CNN Dialogues: Lesbian, Gay, Bi-Sexual, Transgender: Has More Openness Led to More Acceptance?
On December 14 at 7pm at Grady High School Theater, CNN Dialogues—our joint program with Emory’s James Weldon Johnson Institute and CNN—will turn its attention to LGBTQ issues. Soledad O’Brien will moderate our deep dive in to the question of whether more openness in society has led to more acceptance with panelists Robin Brand, LZ Granderson, Donna Rose, and Johnny Weir.
In 2010, for the first time, American public acceptance of gay relationships crossed the 50% mark, measuring 52% in the spring of that year according to Gallup. That was a 12% jump since 2001. See more about that data here
What’s behind those numbers? And what of the 48% who identified gay relationships as “morally wrong”? Gallup’s numbers, and gay relationships, are just the beginning of a conversation. As with any shift in public opinion, the changes are attributable to the ways in which people see the issue playing out in their own lives, in the schools their children attend, in the benefits their colleagues can access, and in the personal stories of struggle in individual circles.
Schools are the incubator of what’s next, and parental involvement drives a lot of public opinion. In 2009, the National Education Association released a study of the status of LGBTQ issues
in our public schools. At that point there had been a rash of bullying and violence among teens, a trend which continues more than two years later. In their report they cite students, regardless of identity or group, are victimized by discriminatory acts in their midst, the bullying and harassment LGBTQ students is linked to declining academic performance, increased truancy, homelessness, anxiety, depression, and suicide. Youth of color who are LGBTQ are at elevated risk of harassment and social, familial, or community estrangement. Concern about school violence and safety of future generations is a contributing factor to changing priorities about LGBTQ issues in our communities.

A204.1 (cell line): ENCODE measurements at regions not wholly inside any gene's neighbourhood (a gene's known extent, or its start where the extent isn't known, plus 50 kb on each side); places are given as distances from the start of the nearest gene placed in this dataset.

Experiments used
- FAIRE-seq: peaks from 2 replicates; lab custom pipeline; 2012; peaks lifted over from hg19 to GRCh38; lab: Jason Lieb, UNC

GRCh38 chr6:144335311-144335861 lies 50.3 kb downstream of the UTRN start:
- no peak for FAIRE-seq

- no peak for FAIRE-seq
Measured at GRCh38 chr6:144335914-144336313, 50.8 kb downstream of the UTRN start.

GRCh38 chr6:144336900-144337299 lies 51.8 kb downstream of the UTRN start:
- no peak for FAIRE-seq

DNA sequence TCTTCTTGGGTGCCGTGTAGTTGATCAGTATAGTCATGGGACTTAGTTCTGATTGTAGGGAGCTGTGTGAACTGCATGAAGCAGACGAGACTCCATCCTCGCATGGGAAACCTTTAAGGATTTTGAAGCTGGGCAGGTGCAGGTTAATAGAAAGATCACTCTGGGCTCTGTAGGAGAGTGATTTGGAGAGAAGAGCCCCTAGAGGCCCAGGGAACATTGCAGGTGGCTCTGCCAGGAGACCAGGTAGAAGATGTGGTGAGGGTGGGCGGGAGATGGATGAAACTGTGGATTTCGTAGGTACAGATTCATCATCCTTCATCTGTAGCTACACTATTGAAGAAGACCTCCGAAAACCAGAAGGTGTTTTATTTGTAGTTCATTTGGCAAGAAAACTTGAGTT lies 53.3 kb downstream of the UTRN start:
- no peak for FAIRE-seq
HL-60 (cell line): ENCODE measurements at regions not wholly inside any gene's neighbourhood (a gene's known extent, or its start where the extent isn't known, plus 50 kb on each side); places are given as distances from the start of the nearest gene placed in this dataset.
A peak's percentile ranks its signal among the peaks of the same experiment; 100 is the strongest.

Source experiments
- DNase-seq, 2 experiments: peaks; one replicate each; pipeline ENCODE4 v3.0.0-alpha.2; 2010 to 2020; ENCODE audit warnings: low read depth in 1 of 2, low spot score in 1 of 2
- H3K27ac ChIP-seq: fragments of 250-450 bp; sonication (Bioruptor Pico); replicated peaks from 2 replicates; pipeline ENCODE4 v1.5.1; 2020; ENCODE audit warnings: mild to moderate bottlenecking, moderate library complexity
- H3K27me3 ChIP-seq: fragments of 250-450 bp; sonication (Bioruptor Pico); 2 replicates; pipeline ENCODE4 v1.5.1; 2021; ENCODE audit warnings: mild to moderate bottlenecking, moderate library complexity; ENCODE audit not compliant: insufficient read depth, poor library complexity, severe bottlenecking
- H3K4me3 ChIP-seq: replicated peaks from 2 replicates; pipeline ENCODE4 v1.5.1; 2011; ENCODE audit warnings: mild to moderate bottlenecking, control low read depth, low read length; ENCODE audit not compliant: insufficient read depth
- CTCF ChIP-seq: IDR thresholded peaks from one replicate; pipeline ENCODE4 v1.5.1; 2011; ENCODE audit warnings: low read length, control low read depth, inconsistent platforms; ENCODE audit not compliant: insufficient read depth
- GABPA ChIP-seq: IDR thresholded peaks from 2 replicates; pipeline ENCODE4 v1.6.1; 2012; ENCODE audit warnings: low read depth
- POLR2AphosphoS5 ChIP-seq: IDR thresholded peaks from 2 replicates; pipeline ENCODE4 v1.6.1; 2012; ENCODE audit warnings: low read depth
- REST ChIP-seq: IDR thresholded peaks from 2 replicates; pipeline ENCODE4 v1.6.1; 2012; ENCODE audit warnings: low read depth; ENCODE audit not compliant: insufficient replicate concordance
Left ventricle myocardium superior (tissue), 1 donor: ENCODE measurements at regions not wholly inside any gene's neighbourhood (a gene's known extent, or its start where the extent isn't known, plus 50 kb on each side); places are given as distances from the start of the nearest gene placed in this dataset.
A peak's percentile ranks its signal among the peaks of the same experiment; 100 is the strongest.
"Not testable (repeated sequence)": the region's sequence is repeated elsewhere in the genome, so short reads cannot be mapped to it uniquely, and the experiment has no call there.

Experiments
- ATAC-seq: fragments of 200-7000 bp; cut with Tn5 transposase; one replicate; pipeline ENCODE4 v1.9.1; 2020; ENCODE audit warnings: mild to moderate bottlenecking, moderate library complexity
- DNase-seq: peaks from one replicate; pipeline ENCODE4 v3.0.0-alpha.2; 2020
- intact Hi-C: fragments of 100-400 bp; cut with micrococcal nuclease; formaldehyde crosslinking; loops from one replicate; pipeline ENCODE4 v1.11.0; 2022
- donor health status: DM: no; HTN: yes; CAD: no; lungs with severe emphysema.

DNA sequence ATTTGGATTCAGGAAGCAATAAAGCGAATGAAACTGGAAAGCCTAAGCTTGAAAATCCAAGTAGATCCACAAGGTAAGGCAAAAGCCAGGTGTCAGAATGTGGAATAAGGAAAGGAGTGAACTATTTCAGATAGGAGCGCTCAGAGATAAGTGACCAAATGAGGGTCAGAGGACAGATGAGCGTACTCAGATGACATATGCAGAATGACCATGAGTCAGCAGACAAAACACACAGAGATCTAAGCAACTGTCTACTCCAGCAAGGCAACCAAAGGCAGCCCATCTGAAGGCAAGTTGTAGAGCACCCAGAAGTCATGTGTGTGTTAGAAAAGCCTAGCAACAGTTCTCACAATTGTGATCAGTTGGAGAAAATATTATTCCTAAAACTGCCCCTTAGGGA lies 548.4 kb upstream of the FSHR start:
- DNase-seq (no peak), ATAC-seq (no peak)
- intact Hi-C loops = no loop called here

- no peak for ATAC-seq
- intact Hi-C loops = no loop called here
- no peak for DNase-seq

Changing definitions of the family structure and personal familiarity with different families have led to coalitions and alliances among groups for marriage equity, access to benefits and health insurance. The group Beyond Marriage sought to codify the case for a revised societal understanding of families and the rights and benefits afforded them. Their statement and petition brought single parent groups, unmarried couples, adoptive and foster families, and a variety of senior living arrangements to the same table as the LGBTQ groups fighting for marriage equality. You can read more about their point of view and political and social supporters here
. The Human Rights Campaign has a variety of maps
that show where the 50 states’ laws are on marriage, second parent adoption, benefits administration, hospital visitation and a host of other issues that affect people’s everyday lives.
For many people, LGBTQ openness and acceptance is a question of faith. The Pew Research Center’s Forum of Religion and Public Life compiled a brief summary of the 16 top religions in the US and their current position on homosexuality, marriage rights and their instructions to their clergy. You can read about your faith and others’ here
I hope this quick overview begins to raise the issues of interest to you in a LGBTQ discussion, and that you will support our work bringing vital conversations to the community through CNN Dialogues. Please buy your tickets
and plan to join us on December 14 at 7:00 pm.